After the Golden State Warriors beat the San Antonio Spurs in the first round of this year’s playoffs, plenty of people were pondering a rivalry between the two most recent Western Conference champions and grappling for perspective.
It was a rivalry that really never was insofar as the two never actually clashed in the playoffs in their prime — rather than a formal passing of the torch, the Spurs just kind of dropped the torch and the Warriors were in the best position to pick it up. And in a league that has developed a taste for a formal passing of the torch after its rise to prominence in the 1980’s and 90’s, that sort of clumsy transition has left many wanting.
I thought this game was pretty good. great defense for 3 quarters. I do find it depressing that it seems we're never going to get the epic warriors/spurs battle we've been anticipating since 2014-15 https://t.co/xRQd6yPA17— shrillmonger (@theshrillest) April 17, 2018
Marcus Thompson II wrote a piece about the Spurs-Warriors rivalry for The Athletic, Jannelle Moore wrote one for us here at GSoM, and Daniel Hardee drafted an interesting analogy comparing the Warriors and Spurs recent history to Mike Tyson and Larry Holmes (pressure him and we’ll publish it). Even last year, Kelly Scaletta of FanRag Sports detailed how “they haven’t developed anything like a meaningful rivalry.” And given that last year’s meeting in the Western Conference Finals was short-circuited by Kawhi Leonard’s injury, these reflections always lead us right back to 2013, a time when the Spurs were nearing their last hurrah and the Warriors were beginning their ascent to power.
So in a way, the Warriors have very much become a beacon of hope for any struggling franchise with young players yet to reach their full potential — if they can do it by just making good draft picks, why can’t...say...the Minnesota Timberwolves?
With that in mind, shortly after the Wolves lost to the Houston Rockets in the 2018 NBA Playoffs, Canis Hoopus manager Eric Madison wrote, “I always imagined that, even for teams that went on to do greater things, the first year out of the wilderness, when things finally turn around from losing to winning, is perhaps the most enjoyable experience for longtime fans.
I think often of the 2012-13 Golden State Warriors, another team that won 47 games and made the playoffs for the first time in years. That team actually beat the third seeded Nuggets in the first round before falling to the Spurs in six games.”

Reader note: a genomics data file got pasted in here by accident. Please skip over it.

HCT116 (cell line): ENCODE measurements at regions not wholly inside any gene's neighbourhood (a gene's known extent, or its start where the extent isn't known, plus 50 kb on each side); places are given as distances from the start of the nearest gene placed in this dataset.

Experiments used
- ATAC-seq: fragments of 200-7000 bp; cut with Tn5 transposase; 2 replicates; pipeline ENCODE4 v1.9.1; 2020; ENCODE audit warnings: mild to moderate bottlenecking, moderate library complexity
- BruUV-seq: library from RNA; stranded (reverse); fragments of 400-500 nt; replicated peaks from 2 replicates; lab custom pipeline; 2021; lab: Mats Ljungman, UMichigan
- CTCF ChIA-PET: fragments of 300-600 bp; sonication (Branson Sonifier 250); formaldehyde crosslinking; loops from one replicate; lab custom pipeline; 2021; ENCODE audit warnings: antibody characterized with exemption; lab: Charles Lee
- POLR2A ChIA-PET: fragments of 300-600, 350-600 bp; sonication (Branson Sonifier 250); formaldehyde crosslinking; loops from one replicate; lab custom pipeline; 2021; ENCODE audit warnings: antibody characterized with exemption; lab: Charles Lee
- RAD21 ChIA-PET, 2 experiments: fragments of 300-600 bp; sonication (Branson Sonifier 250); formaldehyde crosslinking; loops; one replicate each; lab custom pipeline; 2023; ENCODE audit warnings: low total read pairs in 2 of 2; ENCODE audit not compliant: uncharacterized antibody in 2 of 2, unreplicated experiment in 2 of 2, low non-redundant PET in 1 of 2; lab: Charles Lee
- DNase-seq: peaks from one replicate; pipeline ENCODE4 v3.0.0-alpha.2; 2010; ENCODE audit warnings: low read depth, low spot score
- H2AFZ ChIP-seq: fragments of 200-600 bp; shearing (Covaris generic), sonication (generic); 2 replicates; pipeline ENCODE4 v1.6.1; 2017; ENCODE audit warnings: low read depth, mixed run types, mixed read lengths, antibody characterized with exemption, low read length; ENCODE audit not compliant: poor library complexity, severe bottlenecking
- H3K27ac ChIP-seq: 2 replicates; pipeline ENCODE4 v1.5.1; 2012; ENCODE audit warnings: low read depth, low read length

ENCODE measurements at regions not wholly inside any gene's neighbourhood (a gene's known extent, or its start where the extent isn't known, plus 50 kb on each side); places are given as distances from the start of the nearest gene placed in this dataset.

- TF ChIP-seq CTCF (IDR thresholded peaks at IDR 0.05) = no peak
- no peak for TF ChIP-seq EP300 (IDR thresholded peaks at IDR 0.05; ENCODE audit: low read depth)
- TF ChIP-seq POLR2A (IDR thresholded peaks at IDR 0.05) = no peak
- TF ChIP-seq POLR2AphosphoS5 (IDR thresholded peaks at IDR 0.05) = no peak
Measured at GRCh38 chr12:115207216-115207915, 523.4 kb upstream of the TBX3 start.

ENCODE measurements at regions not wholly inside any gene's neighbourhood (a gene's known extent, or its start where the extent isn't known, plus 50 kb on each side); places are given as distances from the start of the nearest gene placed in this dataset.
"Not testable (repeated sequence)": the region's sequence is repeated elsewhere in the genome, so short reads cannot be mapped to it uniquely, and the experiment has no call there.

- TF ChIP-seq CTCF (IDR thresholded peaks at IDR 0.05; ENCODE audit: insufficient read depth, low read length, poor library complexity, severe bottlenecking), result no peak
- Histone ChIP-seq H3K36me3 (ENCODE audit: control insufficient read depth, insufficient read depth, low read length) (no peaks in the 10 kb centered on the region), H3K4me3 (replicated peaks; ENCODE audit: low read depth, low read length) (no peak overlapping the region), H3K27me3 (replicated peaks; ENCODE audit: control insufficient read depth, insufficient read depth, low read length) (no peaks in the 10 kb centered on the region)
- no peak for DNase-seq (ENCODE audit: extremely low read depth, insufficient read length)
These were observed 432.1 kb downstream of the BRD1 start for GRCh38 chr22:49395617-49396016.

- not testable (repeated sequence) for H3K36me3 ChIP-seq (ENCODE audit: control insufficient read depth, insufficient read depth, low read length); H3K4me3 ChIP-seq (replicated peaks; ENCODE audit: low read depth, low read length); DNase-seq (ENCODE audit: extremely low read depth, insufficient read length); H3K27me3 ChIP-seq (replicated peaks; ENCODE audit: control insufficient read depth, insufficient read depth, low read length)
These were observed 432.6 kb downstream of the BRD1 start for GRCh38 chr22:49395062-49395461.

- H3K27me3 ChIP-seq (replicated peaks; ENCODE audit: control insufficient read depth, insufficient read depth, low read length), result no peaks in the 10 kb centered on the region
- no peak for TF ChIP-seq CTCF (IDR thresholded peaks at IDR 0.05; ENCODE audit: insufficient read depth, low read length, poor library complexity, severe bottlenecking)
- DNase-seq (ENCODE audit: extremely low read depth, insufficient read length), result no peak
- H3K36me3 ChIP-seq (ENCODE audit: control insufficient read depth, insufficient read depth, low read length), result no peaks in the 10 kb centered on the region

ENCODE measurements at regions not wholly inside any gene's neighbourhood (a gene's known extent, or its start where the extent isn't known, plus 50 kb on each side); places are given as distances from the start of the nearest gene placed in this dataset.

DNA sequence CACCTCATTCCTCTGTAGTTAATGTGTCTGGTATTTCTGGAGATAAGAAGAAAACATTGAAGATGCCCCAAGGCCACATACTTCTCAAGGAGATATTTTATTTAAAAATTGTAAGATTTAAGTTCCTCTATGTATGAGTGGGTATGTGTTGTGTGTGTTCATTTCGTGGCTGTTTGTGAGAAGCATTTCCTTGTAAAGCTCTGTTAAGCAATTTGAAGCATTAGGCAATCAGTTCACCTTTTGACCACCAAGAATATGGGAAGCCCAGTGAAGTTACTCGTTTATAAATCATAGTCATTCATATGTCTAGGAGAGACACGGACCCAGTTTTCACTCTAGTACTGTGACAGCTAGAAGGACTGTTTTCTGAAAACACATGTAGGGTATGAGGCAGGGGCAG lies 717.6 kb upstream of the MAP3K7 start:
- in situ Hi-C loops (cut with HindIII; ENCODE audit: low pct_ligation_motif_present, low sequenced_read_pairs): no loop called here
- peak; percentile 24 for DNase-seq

He went on to examine the similarities and differences between the two, but also asked the Golden State of Mind staff to share any additional thoughts. Greg Thomas and I submitted our thoughts that you can read in Eric’s piece, but other members of our staff had thoughts that I’ll share with you all today along with his original question.
What is your recollection of the 2013 season?
Canis Hoopus: As a Warriors fan, what was the 2012-13 season like for you? That was your first year out of the wilderness--47 wins, etc. I always imagined that as something truly enjoyable, but I’d like to know how it felt for you, and the fan base more generally.
Greg: The 2012-2013 season was incredibly fun. Having only touched the playoffs once in over 10 years, it was refreshing to finally see things turn. So much was going on this season. We just had an influx of young talent with Draymond Green, Harrison Barnes, and Festus Ezeli coming through the draft. Stephen Curry’s inflection point from talented shooter to NBA superstar just began. Jarrett Jack & Carl Landry were great contributors off the bench.
That first round series felt a bit like the We Believe season back in 2007 as we were the underdogs and sort of the darlings such that were just happy to be there. Curry really had his biggest coming out party on the national stage in that Denver first round series. It was flashes of what we saw in his early years but what the global NBA reach hadn’t yet seen.
I think for me personally, the idea of going from being a lottery team to getting into the playoffs and then actually having an unexpected run by taking a few games in the second round in San Antonio got me to wonder what this team could be capable of in years to come. So many teams get into the playoffs for the first time only to get swept or only notch a single win. So, that whole postseason was exhilarating even if it ended in a second round exit.
Nate: For me, nothing really approximates the cathartic nature of the We Believe run -- 2007 was almost like a sugar high in that there was no way to see it coming prior to the trade for Jackson and Harrington and before we knew it we were in the second round after being out of the playoffs for more than a decade.
The big difference was just sensing that We Believe was going to end and there’d be a distinct possibility that they wouldn’t repeat it; the Warriors confirmed that impulse by trading away Jason Richardson that same offseason and then letting Baron Davis walk a year later.